Definitions

from The American Heritage® Dictionary of the English Language, 4th Edition

  • n. A dead body, especially the dead body of a human.

from Wiktionary, Creative Commons Attribution/Share-Alike License

  • n. a dead body
  • v. to lose control during a performance and laugh uncontrollably

from the GNU version of the Collaborative International Dictionary of English

  • n. A human body in general, whether living or dead; -- sometimes contemptuously.
  • n. The dead body of a human being; -- used also Fig.

from The Century Dictionary and Cyclopedia

  • To make a corpse of; murder.
  • To ‘put out’ or confuse (an actor) in speaking his lines or to spoil (his ‘business’) by some blunder or mistake.
  • n. A living body; the physical frame of an animal, especially of a human being.
  • n. A dead body, especially, and usually, of a human being: originally with the epithet dead expressed or implied in the context.
  • n. Eccles., the land with which a prebend or other ecclesiastical office in England is endowed.
  • n. Synonyms Remains, corse (poetic).

from WordNet 3.0 Copyright 2006 by Princeton University. All rights reserved.

  • n. the dead body of a human being

Etymologies

Middle English corps, from Latin corpus; see kwrep- in Indo-European roots.
(American Heritage® Dictionary of the English Language, Fourth Edition)
From Latin corpus ("body") (Wiktionary)

Examples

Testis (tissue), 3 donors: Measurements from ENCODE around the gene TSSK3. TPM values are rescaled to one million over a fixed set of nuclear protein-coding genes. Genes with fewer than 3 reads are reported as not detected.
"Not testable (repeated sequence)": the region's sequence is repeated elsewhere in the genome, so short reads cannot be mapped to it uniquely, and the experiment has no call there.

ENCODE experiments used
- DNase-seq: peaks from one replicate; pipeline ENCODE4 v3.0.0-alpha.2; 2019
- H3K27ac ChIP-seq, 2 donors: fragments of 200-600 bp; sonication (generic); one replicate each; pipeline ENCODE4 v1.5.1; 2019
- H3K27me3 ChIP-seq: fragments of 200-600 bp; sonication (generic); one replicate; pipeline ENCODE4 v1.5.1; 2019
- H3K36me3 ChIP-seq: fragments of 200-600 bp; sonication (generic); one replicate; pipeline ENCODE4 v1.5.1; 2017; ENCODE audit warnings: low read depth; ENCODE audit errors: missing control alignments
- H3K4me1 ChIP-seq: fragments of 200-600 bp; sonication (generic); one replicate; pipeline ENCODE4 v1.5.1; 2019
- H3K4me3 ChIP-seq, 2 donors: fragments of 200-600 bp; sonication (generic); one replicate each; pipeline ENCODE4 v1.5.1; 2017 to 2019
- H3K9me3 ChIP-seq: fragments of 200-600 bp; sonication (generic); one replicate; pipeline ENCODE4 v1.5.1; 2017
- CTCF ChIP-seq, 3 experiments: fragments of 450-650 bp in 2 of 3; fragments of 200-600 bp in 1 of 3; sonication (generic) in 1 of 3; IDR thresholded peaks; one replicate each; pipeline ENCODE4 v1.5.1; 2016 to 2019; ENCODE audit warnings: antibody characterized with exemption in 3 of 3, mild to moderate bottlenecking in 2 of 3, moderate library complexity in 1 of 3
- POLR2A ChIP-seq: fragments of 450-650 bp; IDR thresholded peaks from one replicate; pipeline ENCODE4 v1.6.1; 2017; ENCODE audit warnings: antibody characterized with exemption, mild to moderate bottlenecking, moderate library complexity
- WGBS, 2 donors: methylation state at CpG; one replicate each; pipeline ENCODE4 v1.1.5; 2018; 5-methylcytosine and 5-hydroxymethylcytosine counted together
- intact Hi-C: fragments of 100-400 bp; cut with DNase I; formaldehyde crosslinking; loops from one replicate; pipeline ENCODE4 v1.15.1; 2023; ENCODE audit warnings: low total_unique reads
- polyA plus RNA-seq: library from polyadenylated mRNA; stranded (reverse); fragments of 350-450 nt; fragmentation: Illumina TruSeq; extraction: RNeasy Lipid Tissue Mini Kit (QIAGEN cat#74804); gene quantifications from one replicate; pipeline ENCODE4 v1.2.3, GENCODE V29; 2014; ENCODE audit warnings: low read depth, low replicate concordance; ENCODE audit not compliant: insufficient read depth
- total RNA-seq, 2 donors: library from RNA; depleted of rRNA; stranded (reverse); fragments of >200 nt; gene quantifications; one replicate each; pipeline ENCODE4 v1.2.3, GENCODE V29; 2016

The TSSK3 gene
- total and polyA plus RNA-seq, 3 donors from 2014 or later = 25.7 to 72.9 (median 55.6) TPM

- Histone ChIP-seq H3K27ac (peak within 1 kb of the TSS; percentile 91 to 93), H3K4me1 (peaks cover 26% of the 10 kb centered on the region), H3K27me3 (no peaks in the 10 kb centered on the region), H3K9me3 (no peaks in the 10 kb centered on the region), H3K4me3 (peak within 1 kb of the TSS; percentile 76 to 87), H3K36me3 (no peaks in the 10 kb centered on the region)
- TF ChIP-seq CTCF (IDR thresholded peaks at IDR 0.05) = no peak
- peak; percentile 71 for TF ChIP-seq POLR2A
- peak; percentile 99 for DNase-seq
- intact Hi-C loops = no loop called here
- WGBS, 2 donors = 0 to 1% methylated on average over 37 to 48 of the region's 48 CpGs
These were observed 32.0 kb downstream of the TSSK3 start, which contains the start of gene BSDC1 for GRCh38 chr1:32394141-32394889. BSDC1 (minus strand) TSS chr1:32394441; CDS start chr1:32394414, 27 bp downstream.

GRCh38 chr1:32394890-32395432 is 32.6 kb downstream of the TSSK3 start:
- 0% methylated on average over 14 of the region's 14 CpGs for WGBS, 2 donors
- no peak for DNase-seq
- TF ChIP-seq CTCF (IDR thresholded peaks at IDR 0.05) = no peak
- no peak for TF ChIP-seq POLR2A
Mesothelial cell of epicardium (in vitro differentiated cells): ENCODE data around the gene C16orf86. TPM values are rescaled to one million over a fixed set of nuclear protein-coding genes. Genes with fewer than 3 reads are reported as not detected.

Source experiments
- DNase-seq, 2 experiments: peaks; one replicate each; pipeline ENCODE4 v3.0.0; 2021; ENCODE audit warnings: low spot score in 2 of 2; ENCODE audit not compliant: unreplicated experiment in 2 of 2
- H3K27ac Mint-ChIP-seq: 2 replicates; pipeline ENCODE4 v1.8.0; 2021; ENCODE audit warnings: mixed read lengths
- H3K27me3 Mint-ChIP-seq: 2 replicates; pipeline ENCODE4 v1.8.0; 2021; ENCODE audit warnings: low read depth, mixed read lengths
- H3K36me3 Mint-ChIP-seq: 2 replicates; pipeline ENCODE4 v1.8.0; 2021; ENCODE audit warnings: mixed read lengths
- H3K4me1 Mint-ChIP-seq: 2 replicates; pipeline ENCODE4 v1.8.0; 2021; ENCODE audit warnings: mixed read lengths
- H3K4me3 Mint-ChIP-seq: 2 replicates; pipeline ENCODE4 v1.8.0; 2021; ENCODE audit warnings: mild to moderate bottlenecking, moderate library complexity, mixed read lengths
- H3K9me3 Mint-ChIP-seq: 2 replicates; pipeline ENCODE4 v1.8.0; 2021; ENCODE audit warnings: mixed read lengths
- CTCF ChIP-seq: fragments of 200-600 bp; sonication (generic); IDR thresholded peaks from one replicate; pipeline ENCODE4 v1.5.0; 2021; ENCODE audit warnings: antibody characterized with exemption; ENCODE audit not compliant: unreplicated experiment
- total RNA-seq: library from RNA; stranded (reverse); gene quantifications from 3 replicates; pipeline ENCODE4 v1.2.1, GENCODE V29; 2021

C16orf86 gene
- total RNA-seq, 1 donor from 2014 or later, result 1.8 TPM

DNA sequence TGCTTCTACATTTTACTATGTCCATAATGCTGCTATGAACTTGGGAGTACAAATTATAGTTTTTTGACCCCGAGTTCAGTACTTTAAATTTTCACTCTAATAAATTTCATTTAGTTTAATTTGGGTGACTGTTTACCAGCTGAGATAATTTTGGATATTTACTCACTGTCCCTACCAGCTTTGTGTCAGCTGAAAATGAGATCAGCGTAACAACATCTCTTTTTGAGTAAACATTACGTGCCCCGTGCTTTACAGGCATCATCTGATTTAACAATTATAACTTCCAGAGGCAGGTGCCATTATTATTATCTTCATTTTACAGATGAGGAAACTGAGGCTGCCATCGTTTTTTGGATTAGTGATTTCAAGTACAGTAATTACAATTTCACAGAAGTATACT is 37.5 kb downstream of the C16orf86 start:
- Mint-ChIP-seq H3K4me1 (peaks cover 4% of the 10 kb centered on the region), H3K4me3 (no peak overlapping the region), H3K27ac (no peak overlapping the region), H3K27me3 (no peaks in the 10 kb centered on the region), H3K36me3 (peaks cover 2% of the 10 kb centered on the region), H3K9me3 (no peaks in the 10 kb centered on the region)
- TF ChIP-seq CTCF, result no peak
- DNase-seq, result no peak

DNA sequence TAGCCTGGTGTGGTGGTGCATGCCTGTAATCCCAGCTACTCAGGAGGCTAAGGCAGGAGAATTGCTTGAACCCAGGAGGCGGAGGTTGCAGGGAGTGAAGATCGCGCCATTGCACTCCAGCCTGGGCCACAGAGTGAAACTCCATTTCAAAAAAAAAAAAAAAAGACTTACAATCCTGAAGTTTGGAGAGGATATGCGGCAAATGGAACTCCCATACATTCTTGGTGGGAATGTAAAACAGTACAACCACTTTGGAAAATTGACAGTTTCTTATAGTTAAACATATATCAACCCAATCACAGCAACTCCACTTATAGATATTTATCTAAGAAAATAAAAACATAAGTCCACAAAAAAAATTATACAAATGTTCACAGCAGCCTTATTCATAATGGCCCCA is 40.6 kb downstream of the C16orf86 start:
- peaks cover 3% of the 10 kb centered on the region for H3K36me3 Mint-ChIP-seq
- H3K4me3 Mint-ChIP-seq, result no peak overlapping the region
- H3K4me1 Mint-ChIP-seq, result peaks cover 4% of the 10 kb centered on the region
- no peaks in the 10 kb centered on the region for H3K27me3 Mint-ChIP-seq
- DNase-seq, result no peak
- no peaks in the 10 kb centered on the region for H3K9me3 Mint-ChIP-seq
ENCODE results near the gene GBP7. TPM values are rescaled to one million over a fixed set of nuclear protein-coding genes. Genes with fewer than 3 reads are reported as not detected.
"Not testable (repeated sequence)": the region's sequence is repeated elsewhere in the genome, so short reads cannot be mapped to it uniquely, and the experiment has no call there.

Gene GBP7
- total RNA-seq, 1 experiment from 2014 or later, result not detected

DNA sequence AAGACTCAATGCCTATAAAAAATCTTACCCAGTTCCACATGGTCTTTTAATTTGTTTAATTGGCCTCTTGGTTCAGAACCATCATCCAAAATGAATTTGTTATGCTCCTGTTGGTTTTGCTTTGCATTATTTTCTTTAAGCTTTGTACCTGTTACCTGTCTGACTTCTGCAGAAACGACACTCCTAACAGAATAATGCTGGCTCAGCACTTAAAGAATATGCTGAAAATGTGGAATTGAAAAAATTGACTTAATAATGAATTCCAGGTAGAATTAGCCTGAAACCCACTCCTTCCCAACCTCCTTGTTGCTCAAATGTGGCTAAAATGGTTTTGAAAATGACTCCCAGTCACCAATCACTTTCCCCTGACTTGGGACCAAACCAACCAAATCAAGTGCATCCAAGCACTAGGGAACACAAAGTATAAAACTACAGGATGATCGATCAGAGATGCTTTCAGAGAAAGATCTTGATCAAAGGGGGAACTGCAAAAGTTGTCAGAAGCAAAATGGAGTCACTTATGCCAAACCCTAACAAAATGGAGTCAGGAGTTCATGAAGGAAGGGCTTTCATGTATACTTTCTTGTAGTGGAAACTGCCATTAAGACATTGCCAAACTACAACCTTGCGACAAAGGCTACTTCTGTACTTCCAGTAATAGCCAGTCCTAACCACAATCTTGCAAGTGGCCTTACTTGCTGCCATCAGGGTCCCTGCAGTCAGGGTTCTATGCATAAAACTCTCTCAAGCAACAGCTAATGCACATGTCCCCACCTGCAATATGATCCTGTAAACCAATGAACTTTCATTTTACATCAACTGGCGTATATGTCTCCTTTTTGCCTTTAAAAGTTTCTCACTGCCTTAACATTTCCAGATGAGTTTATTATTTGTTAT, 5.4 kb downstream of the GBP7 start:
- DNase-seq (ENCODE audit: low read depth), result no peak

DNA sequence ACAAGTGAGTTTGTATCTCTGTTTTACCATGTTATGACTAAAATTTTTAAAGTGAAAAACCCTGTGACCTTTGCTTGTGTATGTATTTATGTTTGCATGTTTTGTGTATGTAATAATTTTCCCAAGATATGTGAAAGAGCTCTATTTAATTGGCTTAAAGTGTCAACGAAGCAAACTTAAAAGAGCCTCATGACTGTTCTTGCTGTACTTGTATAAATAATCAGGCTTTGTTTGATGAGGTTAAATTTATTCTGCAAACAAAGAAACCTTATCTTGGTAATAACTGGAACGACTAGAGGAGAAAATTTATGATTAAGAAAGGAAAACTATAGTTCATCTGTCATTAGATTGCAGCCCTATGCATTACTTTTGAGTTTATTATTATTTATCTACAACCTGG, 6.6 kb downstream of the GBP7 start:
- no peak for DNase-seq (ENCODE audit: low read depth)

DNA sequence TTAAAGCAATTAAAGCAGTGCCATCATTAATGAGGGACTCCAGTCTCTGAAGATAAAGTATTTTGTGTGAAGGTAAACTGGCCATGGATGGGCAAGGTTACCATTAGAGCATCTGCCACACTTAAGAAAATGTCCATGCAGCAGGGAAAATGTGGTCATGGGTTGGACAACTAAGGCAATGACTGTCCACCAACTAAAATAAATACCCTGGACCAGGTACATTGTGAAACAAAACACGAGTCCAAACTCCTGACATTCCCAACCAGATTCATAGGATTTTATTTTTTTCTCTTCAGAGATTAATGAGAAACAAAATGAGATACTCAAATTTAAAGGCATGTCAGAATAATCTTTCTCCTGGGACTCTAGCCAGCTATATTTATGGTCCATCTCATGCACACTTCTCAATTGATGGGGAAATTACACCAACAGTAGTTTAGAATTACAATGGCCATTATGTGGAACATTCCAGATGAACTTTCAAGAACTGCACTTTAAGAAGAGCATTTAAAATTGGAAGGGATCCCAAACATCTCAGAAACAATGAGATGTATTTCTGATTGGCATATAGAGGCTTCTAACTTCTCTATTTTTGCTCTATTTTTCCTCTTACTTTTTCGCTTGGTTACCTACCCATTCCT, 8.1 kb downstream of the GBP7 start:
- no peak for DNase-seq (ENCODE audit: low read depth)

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Comments

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  • I'd never heard this as a verb, I don't think! As in:
    "Maureen emerged from behind the counter in her short black dress and frilly apron, and Shirley corpsed into her coffee."
    The Casual Vacancy by J.K. Rowling, p 351

    January 10, 2013

  • heard it on a fbi investigation that cops found a corpse.

    October 31, 2010

  • As a verb: 'The conceit of death by laughter is a curious one and not restricted to the ancient world. Anthony Trollope, for example, is reputed to have “corpsed�? during a reading of F. Anstey’s comic novel Vice Versa.'

    February 19, 2009

  • Code Outputting Resources for Programmed Service Engineering
    idiots'>another wonderful acronym courtesy of elgiad007 on idiots

    November 13, 2008

  • I fought in a war and I left my friends behind me
    To go looking for the enemy, and it wasn't very long
    Before I would stand with another boy in front of me
    And a corpse that just fell into me, with the bullets flying round.


    (I fought in a war, by Belle and Sebastian)

    August 24, 2008